Excellent!

BOATsmart! has a rating of 4.4 out of 5 stars based on 7294 ratings and reviews.
reviews.io
many boats docked in a pier on a sunny day

Official Florida boating course

A Boating Safety Education ID Card is required for boat operators in Florida who were born on or after January 1st, 1988, to legally operate a boat with a motor of 10 horsepower or more. The operator must also carry photo ID on board during operation. 

Aerial shot of lone sailboat on choppy water.
NASBLA and US Coast Guard logos

NASBLA & Coast Guard Approved

The BOATsmart! Florida Boating Safety Course is officially recognized by the United States Coast Guard as meeting the standards of the National Recreational Boating Safety Program. BOATsmart!’s online Florida Boating Safety Course is approved by the National Association of State Boating Law Administrators (NASBLA) as it meets and exceeds U.S. Boating Education Standards. NASBLA develops education standards for boating safety and represents boating law administrators in all 50 states and U.S. territories.

BOATsmart! courseware on a tablet.

Watch, Listen & Learn

From anywhere, on any device at any time.

Our animated and narrated Boating Safety Course is perfect for all ages. Study from your Smartphone, Tablet or Desktop and switch between devices at any time. BOATsmart! automatically tracks your progress so you can study at your own pace.

FLORIDA BOATING LICENSE REQUIREMENTS

WHAT IS A FLORIDA BOATER EDUCATION CARD?

A Florida Boater Education Certificate (or boating license) proves that you’ve obtained the knowledge you need to safely operate a motorized watercraft on Florida’s waterways. Boaters can get certified by taking the official BOATsmart! Florida Boating Safety Course and Test now.

WHERE CAN I GET MY FLORIDA BOATING LICENSE?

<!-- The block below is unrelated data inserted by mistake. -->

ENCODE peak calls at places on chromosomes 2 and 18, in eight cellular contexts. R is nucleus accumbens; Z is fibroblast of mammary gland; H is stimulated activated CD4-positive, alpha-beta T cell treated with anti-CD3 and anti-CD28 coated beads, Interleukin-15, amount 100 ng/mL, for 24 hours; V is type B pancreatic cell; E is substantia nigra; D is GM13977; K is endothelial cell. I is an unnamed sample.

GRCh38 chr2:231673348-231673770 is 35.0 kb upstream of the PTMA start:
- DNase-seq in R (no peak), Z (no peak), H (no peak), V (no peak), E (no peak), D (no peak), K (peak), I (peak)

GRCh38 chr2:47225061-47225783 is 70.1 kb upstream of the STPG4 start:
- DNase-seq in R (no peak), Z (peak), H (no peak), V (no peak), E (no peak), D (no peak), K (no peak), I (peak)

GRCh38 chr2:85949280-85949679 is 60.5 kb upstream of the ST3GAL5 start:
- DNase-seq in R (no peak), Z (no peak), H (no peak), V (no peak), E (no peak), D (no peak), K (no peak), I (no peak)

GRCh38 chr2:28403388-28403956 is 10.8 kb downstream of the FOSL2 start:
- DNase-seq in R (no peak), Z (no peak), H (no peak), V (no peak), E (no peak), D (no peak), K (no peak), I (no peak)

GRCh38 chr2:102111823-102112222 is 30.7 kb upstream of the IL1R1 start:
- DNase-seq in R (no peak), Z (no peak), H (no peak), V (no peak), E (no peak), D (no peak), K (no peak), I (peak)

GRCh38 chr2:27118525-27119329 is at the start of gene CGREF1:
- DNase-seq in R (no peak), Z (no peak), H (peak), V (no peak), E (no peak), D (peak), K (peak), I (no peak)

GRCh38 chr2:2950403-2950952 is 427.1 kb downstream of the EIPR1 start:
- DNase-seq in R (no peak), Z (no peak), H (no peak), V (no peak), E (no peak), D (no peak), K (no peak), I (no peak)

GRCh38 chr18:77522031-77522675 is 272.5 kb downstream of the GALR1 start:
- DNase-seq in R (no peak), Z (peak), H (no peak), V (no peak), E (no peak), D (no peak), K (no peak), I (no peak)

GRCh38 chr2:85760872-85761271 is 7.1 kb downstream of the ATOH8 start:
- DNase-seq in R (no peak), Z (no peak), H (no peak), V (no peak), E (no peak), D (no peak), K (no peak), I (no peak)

You can get your Florida Boater Education Card by completing the Official BOATsmart! Course online. Once you successfully complete the online study guide and final exam, you can print a temporary card immediately.  The Florida Fish and Wildlife Conservation Commission will mail your permanent card within 4-6 weeks.

HOW OLD DO I HAVE TO BE TO GET A BOATER CARD IN FLORIDA?

There is no minimum age requirement to take the online course and get certified with your Florida Boater Education Card however, there are age and horsepower restrictions that apply to boaters who are less than 16 years of age. 

AGE AND HORSEPOWER RESTRICTIONS

In Florida, no person under 14 years of age is permitted to operate a personal watercraft (PWC), even if they have obtained their Boating Safety Education ID Card.

HOW LONG DOES IT TAKE TO GET MY BOATING LICENSE?

It takes a minimum of 3 hours to get your Florida Boater Education Card online. Once you’ve completed the online course and official test, you can print a temporary card and go boating right away. Your permanent card will be mailed to you by the Florida Fish and Wildlife Conservation Commission within 4-6 weeks.

CAN I GET REFRESHER LESSONS AFTER TAKING THE FLORIDA BOATING COURSE?

Boaters in Florida can access the BOATsmart! Knowledge Base at any time to stay up-to-date on the latest rules and regulations, including Florida’s state boating regulations, boat safety equipment requirements, navigation regulations, and steps on how to respond in an emergency. 

DO I NEED A LICENSE TO RENT A BOAT IN FLORIDA?

Operators of rented boats in the Florida are required to obtain a Boater Education Certificate in order to legally operate a rented boat within the state. Non-residents may be exempt so long as they are carrying proof of boater education from another state. Additionally, no person who is under the age of 18 is permitted to rent a PWC. 

Boating and alcohol in Florida